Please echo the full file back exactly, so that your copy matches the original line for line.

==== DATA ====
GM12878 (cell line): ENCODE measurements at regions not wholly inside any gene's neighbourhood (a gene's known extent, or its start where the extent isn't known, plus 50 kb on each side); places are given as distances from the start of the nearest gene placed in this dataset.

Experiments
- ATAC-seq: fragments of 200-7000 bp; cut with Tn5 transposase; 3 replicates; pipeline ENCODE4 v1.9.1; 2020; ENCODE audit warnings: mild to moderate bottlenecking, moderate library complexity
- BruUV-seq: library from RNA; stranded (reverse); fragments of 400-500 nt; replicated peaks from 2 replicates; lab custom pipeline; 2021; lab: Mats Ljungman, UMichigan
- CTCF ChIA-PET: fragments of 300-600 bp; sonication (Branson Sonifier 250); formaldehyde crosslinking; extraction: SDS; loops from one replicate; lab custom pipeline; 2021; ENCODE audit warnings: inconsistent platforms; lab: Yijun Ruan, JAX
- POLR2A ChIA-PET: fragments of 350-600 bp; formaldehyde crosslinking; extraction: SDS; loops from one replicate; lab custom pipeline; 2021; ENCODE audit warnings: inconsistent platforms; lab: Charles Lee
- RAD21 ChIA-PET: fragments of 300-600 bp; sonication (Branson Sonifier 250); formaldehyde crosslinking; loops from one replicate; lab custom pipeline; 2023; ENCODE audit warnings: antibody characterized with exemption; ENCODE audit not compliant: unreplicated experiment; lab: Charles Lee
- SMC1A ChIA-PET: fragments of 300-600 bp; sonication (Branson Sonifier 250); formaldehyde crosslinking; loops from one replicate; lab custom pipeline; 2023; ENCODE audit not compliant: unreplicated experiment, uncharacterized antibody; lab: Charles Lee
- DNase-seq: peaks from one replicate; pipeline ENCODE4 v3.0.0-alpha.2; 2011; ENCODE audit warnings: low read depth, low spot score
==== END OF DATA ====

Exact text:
GM12878 (cell line): ENCODE measurements at regions not wholly inside any gene's neighbourhood (a gene's known extent, or its start where the extent isn't known, plus 50 kb on each side); places are given as distances from the start of the nearest gene placed in this dataset.

Experiments
- ATAC-seq: fragments of 200-7000 bp; cut with Tn5 transposase; 3 replicates; pipeline ENCODE4 v1.9.1; 2020; ENCODE audit warnings: mild to moderate bottlenecking, moderate library complexity
- BruUV-seq: library from RNA; stranded (reverse); fragments of 400-500 nt; replicated peaks from 2 replicates; lab custom pipeline; 2021; lab: Mats Ljungman, UMichigan
- CTCF ChIA-PET: fragments of 300-600 bp; sonication (Branson Sonifier 250); formaldehyde crosslinking; extraction: SDS; loops from one replicate; lab custom pipeline; 2021; ENCODE audit warnings: inconsistent platforms; lab: Yijun Ruan, JAX
- POLR2A ChIA-PET: fragments of 350-600 bp; formaldehyde crosslinking; extraction: SDS; loops from one replicate; lab custom pipeline; 2021; ENCODE audit warnings: inconsistent platforms; lab: Charles Lee
- RAD21 ChIA-PET: fragments of 300-600 bp; sonication (Branson Sonifier 250); formaldehyde crosslinking; loops from one replicate; lab custom pipeline; 2023; ENCODE audit warnings: antibody characterized with exemption; ENCODE audit not compliant: unreplicated experiment; lab: Charles Lee
- SMC1A ChIA-PET: fragments of 300-600 bp; sonication (Branson Sonifier 250); formaldehyde crosslinking; loops from one replicate; lab custom pipeline; 2023; ENCODE audit not compliant: unreplicated experiment, uncharacterized antibody; lab: Charles Lee
- DNase-seq: peaks from one replicate; pipeline ENCODE4 v3.0.0-alpha.2; 2011; ENCODE audit warnings: low read depth, low spot score